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The Neoliberal Assault on Academia

The neoliberal sacking of the universities runs much deeper than tuition hikes and budget cuts, notes Barkawi.

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 US universities to consider 
positive discrimination

In US terms, post-tenure review is an imperfect analogy for the salutary and depressing tale of the RAE. Invented by Margaret Thatcher's government, the basic idea is to rank all the departments in any one discipline and channel funding to the "best" departments, while  cutting funding to the rest. The RAE was an assault on the basic idea of a university - the universe of knowledge - since universities would lose poor performing departments.

In neoliberal speak, this may sound very sensible. But imagine what happens to, say, physics and biology students, when, as the  University of Exeter did, the chemistry department is shut down. Who will teach them chemistry?

More to the point, how do you judge which is "best"? For this, the RAE needed the willing and active collaboration of the professoriate.

When I first held a UK academic post in the relatively early days of the RAE in the late 1990s, academics talked about it as if it were just some form they had to fill out, an annoying bureaucratic exercise that would not really affect us. Others, academic "leaders", saw it as an opportunity to do down their colleagues in other universities and channel funds to their own departments.

Neoliberal assault on the universities 

In this way, the professors themselves helped to administer and legitimate a Thatcherite budget-cutting exercise. Worse, they participated in what they know to be a fiction: that you can rank scholarly research like you can restaurants or hotels so as to determine which departments have the "best" faculty.

Little more than a decade later - and now known as the Research Excellence Framework (REF) - this five-yearly exercise completely dominates UK academic life. It determines hiring patterns, career progression, and status and duties within departments. It organises the research projects of individual scholars so as to meet arbitrary deadlines. It has created space for a whole class of paid consultants who rank scholarship and assist in putting together REF returns.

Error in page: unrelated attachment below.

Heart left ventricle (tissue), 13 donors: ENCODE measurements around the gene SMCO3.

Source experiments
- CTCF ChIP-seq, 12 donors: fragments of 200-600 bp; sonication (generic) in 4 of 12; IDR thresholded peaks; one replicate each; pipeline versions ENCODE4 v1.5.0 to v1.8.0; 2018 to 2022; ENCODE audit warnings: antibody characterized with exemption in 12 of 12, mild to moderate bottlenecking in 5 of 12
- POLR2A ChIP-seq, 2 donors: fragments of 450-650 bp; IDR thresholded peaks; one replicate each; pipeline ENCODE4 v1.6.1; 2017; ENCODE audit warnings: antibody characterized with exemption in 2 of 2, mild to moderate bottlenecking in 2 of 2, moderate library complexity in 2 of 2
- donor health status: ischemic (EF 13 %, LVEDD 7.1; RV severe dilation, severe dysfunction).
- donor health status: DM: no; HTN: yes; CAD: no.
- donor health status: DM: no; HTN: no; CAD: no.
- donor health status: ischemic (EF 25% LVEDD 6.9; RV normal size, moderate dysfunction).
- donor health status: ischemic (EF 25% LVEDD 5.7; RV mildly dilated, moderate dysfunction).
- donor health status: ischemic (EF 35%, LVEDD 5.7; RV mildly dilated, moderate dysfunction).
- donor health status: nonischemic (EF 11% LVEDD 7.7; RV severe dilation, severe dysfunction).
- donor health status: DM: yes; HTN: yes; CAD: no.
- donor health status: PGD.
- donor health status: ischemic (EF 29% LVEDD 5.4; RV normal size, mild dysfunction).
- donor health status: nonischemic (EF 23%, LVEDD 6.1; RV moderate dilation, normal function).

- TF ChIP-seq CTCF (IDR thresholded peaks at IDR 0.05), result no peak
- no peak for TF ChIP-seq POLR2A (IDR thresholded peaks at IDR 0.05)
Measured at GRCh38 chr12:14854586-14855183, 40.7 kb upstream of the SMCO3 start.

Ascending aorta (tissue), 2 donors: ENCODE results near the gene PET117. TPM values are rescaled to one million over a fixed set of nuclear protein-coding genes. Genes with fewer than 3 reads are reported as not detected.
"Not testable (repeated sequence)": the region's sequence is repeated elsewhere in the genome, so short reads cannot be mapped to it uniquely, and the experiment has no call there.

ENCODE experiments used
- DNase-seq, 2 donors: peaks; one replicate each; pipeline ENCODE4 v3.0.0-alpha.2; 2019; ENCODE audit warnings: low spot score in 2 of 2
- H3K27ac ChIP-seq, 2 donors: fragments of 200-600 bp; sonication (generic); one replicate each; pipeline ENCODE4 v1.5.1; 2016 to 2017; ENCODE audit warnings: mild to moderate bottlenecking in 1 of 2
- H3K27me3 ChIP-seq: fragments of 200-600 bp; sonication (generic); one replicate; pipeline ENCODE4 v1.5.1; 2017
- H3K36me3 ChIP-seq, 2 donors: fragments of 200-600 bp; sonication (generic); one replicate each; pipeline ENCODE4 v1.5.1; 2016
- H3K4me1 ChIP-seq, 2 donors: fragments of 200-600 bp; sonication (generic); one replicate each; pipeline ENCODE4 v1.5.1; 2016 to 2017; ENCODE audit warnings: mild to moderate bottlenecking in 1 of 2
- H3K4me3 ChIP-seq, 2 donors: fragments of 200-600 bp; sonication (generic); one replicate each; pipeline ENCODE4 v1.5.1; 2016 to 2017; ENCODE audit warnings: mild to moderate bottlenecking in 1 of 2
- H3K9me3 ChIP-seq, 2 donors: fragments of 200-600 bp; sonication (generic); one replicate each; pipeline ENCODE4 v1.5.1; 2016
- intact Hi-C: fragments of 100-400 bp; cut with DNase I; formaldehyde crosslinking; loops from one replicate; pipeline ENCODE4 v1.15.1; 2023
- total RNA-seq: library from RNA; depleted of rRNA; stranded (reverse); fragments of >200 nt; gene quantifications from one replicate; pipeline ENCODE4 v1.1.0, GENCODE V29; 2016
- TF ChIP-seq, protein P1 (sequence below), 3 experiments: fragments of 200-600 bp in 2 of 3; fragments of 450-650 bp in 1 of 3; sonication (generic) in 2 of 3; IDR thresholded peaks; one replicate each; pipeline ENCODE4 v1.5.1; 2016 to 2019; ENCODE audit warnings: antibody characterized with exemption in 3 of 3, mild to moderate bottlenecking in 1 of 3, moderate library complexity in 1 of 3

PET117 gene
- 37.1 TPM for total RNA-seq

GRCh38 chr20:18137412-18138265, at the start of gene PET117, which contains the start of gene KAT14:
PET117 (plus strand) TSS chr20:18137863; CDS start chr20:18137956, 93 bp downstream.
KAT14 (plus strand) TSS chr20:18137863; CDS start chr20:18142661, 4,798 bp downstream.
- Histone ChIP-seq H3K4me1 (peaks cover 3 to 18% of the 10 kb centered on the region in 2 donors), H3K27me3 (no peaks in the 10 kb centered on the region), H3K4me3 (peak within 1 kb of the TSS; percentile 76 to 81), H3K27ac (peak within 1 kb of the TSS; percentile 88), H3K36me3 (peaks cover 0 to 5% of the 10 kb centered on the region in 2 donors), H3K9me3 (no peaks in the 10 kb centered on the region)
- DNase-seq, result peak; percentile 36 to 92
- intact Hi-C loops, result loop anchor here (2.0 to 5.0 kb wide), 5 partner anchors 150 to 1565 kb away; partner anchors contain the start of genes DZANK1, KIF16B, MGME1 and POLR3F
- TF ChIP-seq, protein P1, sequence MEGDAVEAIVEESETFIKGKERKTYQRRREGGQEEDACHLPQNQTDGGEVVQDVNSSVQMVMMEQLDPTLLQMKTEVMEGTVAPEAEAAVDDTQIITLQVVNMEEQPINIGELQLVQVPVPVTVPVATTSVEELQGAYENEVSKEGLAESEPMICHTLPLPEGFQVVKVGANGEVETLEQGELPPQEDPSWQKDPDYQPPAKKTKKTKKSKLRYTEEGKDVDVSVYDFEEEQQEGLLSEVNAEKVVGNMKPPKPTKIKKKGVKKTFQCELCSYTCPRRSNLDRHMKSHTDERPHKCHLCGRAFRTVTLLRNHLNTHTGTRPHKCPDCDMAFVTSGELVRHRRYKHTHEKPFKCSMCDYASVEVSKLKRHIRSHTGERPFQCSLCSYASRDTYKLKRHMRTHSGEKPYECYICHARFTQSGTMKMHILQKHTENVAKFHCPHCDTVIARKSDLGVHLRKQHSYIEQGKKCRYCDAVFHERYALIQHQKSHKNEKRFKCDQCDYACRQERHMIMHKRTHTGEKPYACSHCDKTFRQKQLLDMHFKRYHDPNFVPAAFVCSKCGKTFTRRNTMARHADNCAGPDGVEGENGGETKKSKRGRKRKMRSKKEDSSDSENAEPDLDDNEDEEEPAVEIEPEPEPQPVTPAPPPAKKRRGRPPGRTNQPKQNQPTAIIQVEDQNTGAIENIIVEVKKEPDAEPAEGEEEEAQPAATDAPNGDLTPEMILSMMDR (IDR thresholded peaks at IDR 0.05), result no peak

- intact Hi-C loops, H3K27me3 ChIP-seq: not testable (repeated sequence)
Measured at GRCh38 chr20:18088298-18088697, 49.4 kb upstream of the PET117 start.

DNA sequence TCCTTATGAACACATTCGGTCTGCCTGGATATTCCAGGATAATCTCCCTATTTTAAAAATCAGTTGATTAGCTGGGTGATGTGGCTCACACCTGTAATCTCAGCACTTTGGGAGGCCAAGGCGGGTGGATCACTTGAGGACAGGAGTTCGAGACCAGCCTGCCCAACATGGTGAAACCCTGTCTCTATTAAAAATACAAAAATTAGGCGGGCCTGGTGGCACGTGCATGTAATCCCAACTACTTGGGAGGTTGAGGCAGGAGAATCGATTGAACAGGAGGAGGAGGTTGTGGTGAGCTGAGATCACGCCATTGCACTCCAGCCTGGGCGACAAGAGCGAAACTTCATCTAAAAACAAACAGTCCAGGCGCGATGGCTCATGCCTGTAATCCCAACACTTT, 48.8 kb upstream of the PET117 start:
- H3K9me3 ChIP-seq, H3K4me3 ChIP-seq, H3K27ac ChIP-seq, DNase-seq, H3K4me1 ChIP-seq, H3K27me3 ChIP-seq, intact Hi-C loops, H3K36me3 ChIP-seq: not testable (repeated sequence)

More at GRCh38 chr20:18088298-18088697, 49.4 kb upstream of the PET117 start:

UK academics regularly talk about each other's work in terms of whether this or that book or article is "three star" or "four star". Again, for those attuned to neoliberal ways of thinking, this may appear natural. But remember that the entire point of university research is conversation and contestation over what is true and right. In the natural sciences, as in the social sciences and humanities, one person's truth is another person's tosh, and valid knowledge emerges from the clash of many different perspectives.

Somehow, UK professors have become intimately bound up in administering and legitimating a government-run exercise that now shapes more of university life than they themselves do. They have actively ceded their power.

US faculty need to keep this travesty in mind.

Something as apparently innocuous as an accreditation agency demanding that syllabi be written in a particular format, or majors justified in a particular way, can wind up empowering university management to intimately regulate teaching. A meaningless buzzword in the mouth of a dean, such as "new majority student", might in practice help legitimate the hiring of less qualified faculty. After all, if "teacher ownership of content" is old fashioned, why do you need to hire a professor who can create his or her own course?

The bottom line of the neoliberal assault on the universities is the increasing power of management and the undermining of faculty self-governance. The real story behind MOOCs may be the ways in which they assist management restructuring efforts of core university practices, under the smiley-faced banner of "open access" and assisted in some cases by their "superstar", camera-ready professors.

 
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